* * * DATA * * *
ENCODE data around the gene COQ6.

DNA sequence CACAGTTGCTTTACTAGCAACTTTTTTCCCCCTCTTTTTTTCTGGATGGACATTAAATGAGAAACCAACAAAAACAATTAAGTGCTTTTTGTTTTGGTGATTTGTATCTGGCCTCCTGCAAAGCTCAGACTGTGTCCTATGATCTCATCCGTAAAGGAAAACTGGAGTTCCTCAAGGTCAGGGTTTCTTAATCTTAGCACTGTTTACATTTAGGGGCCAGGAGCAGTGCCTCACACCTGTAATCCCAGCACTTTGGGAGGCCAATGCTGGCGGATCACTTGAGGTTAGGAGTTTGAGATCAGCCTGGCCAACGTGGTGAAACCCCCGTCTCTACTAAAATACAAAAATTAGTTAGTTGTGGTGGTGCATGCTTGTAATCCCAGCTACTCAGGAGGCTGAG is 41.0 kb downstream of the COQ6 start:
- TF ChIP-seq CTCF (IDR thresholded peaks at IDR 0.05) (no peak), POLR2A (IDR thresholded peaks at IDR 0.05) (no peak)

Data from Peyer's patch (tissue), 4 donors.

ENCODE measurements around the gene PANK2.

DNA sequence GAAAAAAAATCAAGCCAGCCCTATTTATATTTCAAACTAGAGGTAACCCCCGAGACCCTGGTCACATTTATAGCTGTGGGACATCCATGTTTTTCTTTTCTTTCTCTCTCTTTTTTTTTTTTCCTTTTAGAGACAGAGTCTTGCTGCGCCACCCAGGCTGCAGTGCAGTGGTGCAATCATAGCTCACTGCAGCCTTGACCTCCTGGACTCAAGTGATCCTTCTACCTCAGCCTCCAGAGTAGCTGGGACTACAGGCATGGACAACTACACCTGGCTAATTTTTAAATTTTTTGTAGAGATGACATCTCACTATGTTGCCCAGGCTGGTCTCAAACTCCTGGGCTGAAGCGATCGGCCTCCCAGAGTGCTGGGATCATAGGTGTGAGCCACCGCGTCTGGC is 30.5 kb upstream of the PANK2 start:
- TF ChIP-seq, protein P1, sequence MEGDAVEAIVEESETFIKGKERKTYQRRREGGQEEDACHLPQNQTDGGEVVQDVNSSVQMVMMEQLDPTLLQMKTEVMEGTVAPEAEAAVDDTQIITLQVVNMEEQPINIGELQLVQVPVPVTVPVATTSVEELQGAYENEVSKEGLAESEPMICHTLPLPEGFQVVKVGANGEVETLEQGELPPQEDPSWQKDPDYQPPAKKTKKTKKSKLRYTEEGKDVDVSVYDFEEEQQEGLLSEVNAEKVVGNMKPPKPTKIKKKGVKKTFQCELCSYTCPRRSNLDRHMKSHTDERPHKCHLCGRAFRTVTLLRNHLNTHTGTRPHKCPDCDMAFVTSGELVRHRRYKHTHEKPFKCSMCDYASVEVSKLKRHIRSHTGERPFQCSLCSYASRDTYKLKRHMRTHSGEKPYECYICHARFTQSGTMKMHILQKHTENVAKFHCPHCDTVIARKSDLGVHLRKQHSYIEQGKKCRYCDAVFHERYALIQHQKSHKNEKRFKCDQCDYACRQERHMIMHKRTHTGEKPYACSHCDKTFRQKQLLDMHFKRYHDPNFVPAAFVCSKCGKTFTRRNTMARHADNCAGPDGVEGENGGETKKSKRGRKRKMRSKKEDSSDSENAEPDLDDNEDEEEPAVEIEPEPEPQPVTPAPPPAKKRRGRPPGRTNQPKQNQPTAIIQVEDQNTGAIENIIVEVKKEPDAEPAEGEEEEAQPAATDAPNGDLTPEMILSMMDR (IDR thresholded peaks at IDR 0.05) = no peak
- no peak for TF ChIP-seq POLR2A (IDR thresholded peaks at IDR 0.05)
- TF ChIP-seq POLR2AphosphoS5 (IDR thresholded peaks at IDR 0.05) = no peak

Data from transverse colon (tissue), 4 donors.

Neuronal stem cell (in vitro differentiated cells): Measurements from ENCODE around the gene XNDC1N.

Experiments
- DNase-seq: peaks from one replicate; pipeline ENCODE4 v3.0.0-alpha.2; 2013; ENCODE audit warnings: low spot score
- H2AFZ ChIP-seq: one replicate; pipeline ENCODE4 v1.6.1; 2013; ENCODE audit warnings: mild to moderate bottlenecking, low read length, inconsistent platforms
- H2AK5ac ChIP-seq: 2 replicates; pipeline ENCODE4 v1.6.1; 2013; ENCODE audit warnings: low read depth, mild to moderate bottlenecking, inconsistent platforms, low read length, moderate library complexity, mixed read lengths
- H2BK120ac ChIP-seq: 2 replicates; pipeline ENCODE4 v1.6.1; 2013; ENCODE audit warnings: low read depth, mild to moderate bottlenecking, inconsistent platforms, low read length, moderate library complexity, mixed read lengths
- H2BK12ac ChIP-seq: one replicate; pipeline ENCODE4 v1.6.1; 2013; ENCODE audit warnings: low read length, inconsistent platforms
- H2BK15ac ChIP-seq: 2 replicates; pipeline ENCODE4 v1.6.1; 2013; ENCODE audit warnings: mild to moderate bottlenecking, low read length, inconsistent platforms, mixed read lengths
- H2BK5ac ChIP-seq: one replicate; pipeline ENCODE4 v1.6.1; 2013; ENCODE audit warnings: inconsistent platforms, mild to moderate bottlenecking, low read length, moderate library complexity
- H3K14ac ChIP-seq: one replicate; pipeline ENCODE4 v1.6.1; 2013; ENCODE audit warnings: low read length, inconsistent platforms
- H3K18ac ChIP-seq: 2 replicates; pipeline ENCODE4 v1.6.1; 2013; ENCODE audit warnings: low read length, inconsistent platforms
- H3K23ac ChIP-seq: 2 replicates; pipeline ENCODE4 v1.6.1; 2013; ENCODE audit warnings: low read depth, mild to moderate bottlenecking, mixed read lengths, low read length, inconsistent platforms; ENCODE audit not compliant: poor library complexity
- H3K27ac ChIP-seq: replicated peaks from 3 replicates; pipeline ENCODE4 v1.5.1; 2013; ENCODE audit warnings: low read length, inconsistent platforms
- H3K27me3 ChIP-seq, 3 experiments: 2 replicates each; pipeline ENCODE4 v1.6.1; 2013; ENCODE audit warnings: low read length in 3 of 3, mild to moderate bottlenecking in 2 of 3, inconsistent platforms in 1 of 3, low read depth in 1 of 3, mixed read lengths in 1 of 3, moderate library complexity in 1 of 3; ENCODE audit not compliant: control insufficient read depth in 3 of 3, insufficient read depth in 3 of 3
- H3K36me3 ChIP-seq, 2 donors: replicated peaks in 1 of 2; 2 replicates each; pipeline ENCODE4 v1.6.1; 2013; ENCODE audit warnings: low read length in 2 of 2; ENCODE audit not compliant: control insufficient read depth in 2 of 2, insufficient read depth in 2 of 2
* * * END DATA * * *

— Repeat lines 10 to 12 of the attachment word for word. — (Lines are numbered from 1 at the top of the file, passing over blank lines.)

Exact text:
Data from transverse colon (tissue), 4 donors.

Neuronal stem cell (in vitro differentiated cells): Measurements from ENCODE around the gene XNDC1N.

Experiments